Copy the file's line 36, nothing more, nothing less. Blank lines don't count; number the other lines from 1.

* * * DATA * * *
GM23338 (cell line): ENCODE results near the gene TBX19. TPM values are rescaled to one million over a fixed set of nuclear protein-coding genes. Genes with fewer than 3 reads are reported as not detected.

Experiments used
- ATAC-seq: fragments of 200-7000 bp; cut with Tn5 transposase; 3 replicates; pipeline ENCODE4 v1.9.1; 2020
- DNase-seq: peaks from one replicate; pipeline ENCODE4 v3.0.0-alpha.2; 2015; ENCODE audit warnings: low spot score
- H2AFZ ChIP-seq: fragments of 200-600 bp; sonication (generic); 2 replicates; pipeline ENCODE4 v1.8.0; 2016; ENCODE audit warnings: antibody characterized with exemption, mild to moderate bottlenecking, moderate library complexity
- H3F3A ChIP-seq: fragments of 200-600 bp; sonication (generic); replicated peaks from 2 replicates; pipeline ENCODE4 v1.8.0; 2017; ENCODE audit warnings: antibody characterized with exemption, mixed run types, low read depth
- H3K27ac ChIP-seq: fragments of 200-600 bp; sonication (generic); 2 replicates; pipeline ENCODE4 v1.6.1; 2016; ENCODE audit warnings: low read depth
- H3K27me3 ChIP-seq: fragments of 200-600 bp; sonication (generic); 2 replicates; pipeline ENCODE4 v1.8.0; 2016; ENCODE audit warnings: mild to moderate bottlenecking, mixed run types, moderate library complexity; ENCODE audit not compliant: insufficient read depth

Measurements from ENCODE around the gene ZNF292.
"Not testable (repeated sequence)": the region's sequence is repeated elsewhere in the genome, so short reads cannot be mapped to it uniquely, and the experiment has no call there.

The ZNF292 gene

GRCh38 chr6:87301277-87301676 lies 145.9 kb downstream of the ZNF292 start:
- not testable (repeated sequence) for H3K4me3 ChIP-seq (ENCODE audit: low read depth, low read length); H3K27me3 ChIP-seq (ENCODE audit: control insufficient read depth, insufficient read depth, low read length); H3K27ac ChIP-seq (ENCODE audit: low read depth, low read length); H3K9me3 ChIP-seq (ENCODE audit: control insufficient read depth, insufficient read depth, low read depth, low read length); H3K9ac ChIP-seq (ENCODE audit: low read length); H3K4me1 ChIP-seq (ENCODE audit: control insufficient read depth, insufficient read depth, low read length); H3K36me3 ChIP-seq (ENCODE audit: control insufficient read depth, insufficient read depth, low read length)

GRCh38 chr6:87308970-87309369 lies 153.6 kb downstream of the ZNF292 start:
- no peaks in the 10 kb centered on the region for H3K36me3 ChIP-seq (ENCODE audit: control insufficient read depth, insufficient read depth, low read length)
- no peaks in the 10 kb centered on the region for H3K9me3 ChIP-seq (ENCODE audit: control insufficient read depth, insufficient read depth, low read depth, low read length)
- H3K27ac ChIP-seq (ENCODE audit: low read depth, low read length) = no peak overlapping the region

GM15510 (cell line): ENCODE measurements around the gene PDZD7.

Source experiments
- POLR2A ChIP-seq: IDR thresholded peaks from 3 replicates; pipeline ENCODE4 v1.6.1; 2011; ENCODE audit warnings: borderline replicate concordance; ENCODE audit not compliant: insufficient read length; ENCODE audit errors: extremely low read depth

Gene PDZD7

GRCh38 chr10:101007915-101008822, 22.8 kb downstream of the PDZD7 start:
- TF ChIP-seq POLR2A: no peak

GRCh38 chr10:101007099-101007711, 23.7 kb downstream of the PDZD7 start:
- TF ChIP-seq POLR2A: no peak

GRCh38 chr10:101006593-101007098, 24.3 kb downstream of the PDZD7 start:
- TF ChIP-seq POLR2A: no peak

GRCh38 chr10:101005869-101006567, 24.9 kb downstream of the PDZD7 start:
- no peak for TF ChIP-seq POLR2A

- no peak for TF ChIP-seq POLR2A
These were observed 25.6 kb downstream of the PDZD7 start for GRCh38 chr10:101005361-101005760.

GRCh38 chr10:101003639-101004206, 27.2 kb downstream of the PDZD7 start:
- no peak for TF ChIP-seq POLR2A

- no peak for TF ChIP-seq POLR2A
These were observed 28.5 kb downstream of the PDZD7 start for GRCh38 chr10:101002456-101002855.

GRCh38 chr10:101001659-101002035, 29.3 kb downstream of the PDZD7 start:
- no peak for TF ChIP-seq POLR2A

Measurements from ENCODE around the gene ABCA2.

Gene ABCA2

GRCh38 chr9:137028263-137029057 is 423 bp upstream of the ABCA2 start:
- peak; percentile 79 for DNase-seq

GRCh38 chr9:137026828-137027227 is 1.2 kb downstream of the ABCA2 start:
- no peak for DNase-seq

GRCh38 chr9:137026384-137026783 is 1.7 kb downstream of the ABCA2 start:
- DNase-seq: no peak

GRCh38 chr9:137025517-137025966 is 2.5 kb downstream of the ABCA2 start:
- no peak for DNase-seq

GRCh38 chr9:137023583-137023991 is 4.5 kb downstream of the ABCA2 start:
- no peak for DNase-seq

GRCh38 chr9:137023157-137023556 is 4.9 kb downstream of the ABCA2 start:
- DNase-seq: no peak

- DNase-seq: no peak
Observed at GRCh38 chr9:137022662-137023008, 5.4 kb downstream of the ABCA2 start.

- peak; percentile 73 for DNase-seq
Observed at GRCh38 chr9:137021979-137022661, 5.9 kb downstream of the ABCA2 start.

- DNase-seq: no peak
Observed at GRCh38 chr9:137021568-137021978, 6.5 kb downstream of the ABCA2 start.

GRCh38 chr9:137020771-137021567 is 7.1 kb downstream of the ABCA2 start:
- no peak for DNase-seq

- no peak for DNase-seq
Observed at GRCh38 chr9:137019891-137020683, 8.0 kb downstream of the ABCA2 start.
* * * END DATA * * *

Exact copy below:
GRCh38 chr10:101001659-101002035, 29.3 kb downstream of the PDZD7 start: